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Probate Division

The Probate Division hears actions concerning the probate and contest of wills and testamentary instruments, claims against an estate arising in contract, tort or otherwise, actions and proceedings arising under the Illinois Probate Act of 1975, 755 ILCS chapter 5 et. seq. and the administration of estates of decedents, disabled persons, minors and wards and petitions pursuant to the Illinois Insurance Code. The Probate Division also hears actions and proceedings concerning contracts to make a will, construction of wills, the appointment of testamentary trustees during the period of administration, and the appointment of receivers pursuant to Supreme Court Rule 776.

Records Maintained

  • Case Types: Wills of deceased, estates of deceased, estates of disabled adults, estates of minors and wards of the state, guardianship of minors, and guardianship of disabled adults.
  • Dates: 1871 - Present (Some wills date from the 1850's)
  • Courts: County Court, 1871-ca. 1880; Probate Court, 1880-1964; Probate Division, 1964 - present
  • Available Indexes: Probate Deceased Indexes (microfilm) 1871-1967, Minors Indexes (microfilm 1871 - 1976, Incompetents Indexes (microfilm) 1911 - 1976, Will Indexes (microfilm) 1850 - 1976, Docket Books 1871 - present (majority stored off-site)

Claims against Estates
Arising in a contract, tort or otherwise.
Guardianship of Estate
One who has the legal authority and duty to care for another person's property as a result of that person's incapacity or disability
Guardianship of Minor Person
One who has the legal authority and duty to care for a person who has not reached full legal age; a child or juvenile. Also termed infant.
Guardianship of Person
One who has the legal authority and duty to care for another person because of the other's infancy, incapacity or disability.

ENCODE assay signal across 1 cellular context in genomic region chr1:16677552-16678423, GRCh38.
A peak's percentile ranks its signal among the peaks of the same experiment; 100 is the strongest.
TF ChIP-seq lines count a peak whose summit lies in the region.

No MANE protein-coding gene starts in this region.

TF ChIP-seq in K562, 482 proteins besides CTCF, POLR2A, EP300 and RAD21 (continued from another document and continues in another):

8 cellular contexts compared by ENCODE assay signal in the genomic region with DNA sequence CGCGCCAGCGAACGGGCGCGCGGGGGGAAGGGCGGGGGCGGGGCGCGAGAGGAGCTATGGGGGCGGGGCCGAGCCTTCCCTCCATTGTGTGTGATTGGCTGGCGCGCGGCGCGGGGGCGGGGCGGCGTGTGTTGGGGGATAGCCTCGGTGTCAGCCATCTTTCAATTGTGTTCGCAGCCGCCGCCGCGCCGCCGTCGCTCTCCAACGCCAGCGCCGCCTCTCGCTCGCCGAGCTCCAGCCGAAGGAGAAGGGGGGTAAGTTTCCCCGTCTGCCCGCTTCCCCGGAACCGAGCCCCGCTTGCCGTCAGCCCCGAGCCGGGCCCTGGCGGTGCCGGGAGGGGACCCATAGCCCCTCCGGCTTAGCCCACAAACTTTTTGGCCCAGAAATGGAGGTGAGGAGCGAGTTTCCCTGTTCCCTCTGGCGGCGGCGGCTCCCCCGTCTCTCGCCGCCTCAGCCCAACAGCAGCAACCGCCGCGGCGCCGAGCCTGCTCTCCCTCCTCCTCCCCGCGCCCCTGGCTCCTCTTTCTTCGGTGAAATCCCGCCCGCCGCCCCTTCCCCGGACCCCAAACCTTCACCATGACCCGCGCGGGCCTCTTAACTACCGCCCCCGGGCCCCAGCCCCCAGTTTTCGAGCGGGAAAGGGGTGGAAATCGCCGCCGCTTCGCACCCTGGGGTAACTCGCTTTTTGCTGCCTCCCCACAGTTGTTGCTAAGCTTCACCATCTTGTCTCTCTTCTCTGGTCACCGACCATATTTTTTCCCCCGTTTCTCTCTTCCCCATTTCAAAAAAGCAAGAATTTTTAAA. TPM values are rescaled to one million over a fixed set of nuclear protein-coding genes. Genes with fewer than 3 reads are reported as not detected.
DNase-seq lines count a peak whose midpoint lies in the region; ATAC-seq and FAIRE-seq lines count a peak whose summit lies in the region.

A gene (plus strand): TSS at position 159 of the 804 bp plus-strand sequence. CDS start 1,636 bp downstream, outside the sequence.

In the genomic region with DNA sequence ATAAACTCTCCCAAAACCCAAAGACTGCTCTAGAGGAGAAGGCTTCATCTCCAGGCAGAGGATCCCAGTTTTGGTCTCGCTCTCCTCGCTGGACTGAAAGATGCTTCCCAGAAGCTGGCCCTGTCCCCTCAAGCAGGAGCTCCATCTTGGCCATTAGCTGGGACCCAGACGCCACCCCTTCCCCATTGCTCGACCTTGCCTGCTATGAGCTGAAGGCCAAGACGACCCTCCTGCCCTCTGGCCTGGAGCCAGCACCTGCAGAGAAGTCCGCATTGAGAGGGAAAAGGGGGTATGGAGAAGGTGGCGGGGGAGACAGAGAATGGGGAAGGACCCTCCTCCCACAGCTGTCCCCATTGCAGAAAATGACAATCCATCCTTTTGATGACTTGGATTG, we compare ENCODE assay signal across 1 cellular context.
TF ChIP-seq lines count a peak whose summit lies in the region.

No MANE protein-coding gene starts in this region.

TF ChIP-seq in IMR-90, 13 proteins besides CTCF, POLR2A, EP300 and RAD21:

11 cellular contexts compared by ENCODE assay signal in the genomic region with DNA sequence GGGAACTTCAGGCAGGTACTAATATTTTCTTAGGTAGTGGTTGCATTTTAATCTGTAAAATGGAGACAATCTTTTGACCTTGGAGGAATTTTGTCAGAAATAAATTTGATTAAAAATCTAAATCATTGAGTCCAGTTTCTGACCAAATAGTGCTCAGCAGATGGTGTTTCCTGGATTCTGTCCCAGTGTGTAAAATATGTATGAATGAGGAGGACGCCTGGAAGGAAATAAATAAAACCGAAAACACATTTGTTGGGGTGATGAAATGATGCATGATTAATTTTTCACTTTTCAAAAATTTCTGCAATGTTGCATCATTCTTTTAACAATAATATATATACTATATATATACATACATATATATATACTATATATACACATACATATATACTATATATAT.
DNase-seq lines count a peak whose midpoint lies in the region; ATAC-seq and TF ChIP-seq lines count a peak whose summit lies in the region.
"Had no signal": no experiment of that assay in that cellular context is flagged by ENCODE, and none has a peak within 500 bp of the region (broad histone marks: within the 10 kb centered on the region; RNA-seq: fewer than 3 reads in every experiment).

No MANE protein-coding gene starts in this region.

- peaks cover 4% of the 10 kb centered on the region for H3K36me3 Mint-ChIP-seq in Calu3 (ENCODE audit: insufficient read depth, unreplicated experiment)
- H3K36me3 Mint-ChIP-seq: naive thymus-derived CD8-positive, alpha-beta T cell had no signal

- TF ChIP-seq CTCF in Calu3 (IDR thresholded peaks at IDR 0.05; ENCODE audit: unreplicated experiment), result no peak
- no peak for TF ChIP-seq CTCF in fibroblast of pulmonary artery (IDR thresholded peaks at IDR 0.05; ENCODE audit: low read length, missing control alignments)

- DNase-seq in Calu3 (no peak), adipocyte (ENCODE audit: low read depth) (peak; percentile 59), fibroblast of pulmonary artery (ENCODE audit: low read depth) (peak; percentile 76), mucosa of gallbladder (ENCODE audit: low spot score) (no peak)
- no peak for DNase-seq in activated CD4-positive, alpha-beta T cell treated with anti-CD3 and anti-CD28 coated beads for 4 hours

One who has died without a valid will.
Settlement of Cause of Action in a Minor's Estate
Authority to accept a settlement on behalf of a minor in tort claim.
Structured Settlement Sale Approval
The authority to permit insurance companies to make payments on a structured settlement claim for personal injury to anyone other then the beneficiary of the settlement or by the beneficiary of such a structured settlement to assign the payment of the settlement to another.
Having left a will at death.
Will Contest
The litigation of a will's validity.

Q: What is Guardianship?
A: Guardianship involves the appointment by a court of a legally responsible individual or agency on behalf of a person who is not able to independently manage his or her affairs due to a mental or physical disability or minor status (person under the age of 18).

Q: How does guardianship differ from adoptions?
A: With adoption, birth parents give up all rights and responsibilities for the child. With guardianship, parents keep some of these rights and responsibilities. For instance, with a guardianship, parents can visit the child or challenge the guardian's power and they can get custody back by going to court. Also, if able, the parents must contribute money to support the child. The guardian can seek this support in Child Support Court.

Q: How does someone become a guardian?
A: A petition for guardianship (with the appropriate filing fee) must be filed in the Clerk's Office. Once guardianship papers (the petition) are filed with the court, the process takes about six (6) to ten (10) weeks. This time is used to let the parents (or interested party) become aware of all the proceedings. If the parents do not need to be given notice, it only takes about six (6) to eight (8) weeks. If they have to be informed by mail or by publication (in a newspaper), it takes six (6) to ten (10) weeks. Please note that the court will also do a background check and an abuse and neglect check) on the prospective guardian(s) and this may take between four (4) to six (6) weeks to complete. The judge reviews the petition and the background check that has been conducted on all potential guardians. Finally, the judge will make the determination of who will be appointed guardian of a minor.

 For further information and assistance contact The Office of the Chief Judge -Chicago Volunteer Legal Services - Guardianship Assistance Desk for Minors at the following address and telephone number:
69 W. Washington, Room 1020
Chicago, IL 60602
(312) 603-0135

Q: Can I file an order of protection in the Probate Division?
A: Yes, if the order being sought is in conjunction with a minor or disabled case.

Q: How much does it cost to file a will?
A: There is no fee for filing a will.

View All Probate Division Frequently Asked Questions

Article: Obtaining Guardianship of the Person of a Disabled Adult

In obtaining guardianship of the person of a disabled, you will do the following,

Article: Obtaining Guardianship of a Minor

The following provides information on how to obtain guardianship of a minor.

Article: To Complete Probate Division Forms

Locations where you may receive assistance completing probate division forms.

Legal Notices Specific for this department | View all Legal Notices